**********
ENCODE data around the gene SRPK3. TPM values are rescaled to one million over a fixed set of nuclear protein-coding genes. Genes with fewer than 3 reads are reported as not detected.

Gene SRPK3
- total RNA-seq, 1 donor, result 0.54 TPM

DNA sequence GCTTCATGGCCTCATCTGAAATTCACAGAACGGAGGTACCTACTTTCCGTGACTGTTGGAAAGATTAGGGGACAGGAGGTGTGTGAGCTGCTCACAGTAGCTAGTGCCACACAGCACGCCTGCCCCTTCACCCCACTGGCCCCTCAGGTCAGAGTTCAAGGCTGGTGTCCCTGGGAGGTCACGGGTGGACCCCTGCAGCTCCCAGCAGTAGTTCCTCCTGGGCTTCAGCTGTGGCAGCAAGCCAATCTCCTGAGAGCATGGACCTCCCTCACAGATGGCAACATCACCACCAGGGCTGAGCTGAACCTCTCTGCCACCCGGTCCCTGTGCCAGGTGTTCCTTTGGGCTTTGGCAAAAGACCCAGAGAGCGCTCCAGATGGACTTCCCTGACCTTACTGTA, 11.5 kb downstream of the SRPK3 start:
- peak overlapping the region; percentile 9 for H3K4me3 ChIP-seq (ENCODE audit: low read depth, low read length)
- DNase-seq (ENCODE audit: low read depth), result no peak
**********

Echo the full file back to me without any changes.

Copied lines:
ENCODE data around the gene SRPK3. TPM values are rescaled to one million over a fixed set of nuclear protein-coding genes. Genes with fewer than 3 reads are reported as not detected.

Gene SRPK3
- total RNA-seq, 1 donor, result 0.54 TPM

DNA sequence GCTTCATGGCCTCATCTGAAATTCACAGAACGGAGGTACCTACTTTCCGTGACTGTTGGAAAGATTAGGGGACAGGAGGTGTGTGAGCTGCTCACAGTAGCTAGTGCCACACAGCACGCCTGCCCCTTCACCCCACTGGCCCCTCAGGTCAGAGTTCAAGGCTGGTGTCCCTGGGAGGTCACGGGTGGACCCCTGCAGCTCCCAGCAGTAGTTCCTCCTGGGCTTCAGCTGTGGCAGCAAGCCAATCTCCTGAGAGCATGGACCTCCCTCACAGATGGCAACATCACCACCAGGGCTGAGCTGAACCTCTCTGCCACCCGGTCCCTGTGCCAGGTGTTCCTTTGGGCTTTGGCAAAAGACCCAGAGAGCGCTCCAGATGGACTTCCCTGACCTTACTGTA, 11.5 kb downstream of the SRPK3 start:
- peak overlapping the region; percentile 9 for H3K4me3 ChIP-seq (ENCODE audit: low read depth, low read length)
- DNase-seq (ENCODE audit: low read depth), result no peak